Finally: here is a post on strength along the same lines

Tweaking a gene makes muscles twice as strong

A team of researchers at EPFL, the University of Lausanne and the Salk Institute created super strong, marathon mice and nematodes by reducing the function of a natural inhibitor, suggesting treatments for age-related or genetically caused muscle degeneration are within reach.

It turns out that a tiny inhibitor may be responsible for how strong and powerful our muscles can be. This is the surprising conclusion reached by scientists in EPFL’s Laboratory of Integrative Systems Physiology (LISP), in collaboration with a group in the Center for Integrative Genomics at the University of Lausanne and at the Salk Institute in California. By acting on a receptor (NCoR1), they were able to modulate the transcription of certain genes, creating a strain of mighty mice whose muscles were twice a strong as those of normal mice.

Two protein-building regulators

The process of transcription, in which proteins are manufactured by an organism in response to instructions contained in its DNA, is modulated by co-factors. These either favor (coactivators) or inhibit (corepressors) transcription, in principle by responding to the concentration of certain hormones in the body, which are in turn associated with the organism’s environment.

In an article appearing today in the journal Cell, a team led by EPFL professor Johan Auwerx reports on the results of experiments done in parallel on mice and nematodes. By genetically manipulating the offspring of these species, the researchers were able to suppress the NCoR1 corepressor, which normally acts to inhibit the buildup of muscle tissues.

Better muscles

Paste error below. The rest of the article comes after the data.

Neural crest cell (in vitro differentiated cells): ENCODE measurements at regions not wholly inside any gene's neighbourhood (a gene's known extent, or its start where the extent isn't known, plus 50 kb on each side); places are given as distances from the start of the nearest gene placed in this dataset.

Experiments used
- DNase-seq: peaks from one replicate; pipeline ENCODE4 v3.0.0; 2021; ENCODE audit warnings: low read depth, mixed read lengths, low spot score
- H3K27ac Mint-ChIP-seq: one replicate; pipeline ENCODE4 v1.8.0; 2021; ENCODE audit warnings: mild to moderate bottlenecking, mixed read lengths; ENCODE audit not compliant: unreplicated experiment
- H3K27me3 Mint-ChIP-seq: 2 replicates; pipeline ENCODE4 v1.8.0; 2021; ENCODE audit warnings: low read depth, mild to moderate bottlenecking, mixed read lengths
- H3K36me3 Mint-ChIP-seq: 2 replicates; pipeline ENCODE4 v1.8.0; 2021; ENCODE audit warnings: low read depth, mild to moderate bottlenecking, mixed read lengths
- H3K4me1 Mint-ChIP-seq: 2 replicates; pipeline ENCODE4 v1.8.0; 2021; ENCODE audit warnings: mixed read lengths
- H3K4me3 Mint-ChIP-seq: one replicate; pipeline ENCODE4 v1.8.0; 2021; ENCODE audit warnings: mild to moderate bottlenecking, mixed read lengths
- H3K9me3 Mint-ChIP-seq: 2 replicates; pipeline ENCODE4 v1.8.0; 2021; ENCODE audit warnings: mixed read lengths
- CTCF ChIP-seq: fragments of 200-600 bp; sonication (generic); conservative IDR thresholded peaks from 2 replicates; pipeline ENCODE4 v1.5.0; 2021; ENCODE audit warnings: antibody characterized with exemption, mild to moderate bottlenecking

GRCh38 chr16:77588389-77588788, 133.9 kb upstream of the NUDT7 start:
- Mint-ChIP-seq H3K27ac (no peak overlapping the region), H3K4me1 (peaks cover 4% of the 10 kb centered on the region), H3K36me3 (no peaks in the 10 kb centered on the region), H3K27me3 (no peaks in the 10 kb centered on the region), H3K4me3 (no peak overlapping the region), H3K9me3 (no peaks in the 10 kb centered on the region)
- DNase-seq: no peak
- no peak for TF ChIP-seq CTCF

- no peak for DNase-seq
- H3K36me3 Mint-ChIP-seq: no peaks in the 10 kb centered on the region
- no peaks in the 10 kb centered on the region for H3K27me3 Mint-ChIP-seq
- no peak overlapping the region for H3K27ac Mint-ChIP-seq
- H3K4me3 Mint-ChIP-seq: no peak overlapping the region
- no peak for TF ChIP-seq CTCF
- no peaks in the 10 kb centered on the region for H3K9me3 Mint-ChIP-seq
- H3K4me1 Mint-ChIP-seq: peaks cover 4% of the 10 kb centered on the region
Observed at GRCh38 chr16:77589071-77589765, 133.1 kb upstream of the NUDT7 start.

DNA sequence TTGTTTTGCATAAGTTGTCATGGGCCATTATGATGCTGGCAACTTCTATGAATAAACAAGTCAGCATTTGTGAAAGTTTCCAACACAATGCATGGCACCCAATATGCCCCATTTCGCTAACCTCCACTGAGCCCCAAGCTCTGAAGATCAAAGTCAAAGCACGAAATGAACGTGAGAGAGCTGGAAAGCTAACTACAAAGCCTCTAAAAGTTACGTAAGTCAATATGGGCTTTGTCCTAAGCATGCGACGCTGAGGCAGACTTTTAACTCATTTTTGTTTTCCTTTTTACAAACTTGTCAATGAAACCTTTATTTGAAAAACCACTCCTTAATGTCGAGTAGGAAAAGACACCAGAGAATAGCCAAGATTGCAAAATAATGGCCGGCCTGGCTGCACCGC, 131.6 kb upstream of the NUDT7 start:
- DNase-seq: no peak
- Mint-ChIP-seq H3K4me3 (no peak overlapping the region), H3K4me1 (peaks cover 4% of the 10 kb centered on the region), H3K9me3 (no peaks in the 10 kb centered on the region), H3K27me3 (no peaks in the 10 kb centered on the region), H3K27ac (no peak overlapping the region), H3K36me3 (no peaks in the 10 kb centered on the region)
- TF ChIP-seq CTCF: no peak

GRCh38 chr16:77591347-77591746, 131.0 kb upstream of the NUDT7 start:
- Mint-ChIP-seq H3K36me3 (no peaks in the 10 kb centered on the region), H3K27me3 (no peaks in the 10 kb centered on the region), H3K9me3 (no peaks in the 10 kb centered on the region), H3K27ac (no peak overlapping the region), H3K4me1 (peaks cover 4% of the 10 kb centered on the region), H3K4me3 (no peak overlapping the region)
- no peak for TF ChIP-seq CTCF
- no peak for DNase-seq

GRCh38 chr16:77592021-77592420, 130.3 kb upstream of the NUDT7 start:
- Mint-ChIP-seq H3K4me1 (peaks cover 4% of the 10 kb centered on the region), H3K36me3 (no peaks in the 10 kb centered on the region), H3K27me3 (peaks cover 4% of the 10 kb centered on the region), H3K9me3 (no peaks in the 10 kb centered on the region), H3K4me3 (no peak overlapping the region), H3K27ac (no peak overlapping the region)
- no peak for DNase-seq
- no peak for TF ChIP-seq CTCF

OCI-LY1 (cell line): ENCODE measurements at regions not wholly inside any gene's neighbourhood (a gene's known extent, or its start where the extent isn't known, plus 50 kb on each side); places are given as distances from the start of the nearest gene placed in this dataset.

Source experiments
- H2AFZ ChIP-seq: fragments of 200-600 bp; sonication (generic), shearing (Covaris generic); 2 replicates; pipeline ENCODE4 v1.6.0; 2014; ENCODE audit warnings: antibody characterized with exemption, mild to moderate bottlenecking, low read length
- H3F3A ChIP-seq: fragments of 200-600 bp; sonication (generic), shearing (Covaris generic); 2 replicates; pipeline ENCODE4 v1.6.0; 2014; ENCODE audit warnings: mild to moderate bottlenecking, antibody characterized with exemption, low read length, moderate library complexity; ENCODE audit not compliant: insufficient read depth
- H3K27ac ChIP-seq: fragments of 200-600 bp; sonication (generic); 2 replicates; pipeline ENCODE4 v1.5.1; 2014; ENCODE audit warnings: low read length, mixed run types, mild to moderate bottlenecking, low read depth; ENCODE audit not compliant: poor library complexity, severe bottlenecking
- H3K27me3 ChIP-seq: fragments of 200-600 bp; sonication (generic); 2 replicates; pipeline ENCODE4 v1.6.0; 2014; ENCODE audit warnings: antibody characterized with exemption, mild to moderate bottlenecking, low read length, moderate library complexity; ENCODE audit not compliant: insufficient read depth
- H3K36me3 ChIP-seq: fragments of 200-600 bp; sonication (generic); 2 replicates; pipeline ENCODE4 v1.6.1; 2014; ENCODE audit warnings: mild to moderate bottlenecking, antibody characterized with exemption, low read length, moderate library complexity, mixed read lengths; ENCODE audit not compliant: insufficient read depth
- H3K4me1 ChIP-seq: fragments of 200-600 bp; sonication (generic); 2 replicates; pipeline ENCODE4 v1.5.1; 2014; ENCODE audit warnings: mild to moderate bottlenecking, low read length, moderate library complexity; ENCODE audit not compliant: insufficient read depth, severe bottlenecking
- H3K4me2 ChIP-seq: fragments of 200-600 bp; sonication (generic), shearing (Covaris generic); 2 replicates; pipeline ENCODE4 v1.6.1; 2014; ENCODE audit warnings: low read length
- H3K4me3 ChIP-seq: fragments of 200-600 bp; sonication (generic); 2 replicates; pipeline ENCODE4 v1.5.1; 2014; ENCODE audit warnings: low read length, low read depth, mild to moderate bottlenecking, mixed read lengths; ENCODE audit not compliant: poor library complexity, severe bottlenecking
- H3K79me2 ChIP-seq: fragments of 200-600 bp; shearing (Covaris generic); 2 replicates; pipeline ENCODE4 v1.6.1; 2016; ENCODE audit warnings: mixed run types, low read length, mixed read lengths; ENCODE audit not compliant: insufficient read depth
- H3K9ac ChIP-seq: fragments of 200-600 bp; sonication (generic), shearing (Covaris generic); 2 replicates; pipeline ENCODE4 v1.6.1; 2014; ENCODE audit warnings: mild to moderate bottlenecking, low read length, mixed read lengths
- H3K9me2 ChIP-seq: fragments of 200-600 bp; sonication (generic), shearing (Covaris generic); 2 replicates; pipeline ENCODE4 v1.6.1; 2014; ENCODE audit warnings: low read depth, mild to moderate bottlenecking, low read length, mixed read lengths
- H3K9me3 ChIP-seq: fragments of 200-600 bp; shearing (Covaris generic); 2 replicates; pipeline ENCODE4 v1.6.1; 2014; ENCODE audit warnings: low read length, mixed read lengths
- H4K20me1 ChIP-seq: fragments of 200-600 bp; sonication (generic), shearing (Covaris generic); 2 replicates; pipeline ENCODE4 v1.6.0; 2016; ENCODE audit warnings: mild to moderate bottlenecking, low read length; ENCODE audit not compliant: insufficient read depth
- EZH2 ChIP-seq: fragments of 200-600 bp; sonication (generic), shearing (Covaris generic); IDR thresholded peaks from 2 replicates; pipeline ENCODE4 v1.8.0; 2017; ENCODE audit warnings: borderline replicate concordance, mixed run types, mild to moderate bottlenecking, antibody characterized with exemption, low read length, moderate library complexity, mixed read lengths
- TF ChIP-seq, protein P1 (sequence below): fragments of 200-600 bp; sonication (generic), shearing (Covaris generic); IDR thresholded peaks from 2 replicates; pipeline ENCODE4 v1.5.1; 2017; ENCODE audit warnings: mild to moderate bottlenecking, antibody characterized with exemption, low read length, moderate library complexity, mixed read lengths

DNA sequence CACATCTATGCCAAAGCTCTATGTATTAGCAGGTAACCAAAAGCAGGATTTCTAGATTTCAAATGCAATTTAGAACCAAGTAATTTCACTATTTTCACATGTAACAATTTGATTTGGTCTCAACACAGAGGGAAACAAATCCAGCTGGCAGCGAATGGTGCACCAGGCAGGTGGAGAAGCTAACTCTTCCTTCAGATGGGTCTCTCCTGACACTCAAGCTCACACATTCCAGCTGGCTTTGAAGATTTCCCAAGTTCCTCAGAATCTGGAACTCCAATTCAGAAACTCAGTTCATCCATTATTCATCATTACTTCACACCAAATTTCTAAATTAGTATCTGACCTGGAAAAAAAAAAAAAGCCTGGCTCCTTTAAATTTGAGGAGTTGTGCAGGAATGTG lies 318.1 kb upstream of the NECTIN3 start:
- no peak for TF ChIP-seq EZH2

In the absence of the inhibitor, the muscle tissue developed much more effectively. The mice with the mutation became true marathoners, capable of running faster and longer before showing any signs of fatigue. In fact, they were able to cover almost twice the distance run by mice that hadn’t received the treatment. They also exhibited better cold tolerance.

Unlike previous experiments with so-called super mice, this study addresses the way energy is burned in the muscle and the way the muscle is built. Examination under a microscope confirmed that the muscle fibers of the modified mice are denser, the muscles are more massive, and the cells in the tissue contain higher numbers of mitochondria–cellular organelles that deliver energy to the muscles.

Similar results were also observed in nematode worms, allowing the scientists to conclude that their results could be applicable to a large range of living creatures.

Obese but not diabetic

According to a second article published in the same journal and also involving EPFL’s LISP Laboratory, suppressing the NCoR1 receptor in adipose tissues (fat) also led to interesting results. By acting on this corepressor, it was possible to fundamentally change the corpulence of the mice being studied without inducing weight-related diseases. “The specimens that became obese via this treatment did not suffer from diabetes, unlike mice who become obese for other reasons,” notes Auwerx.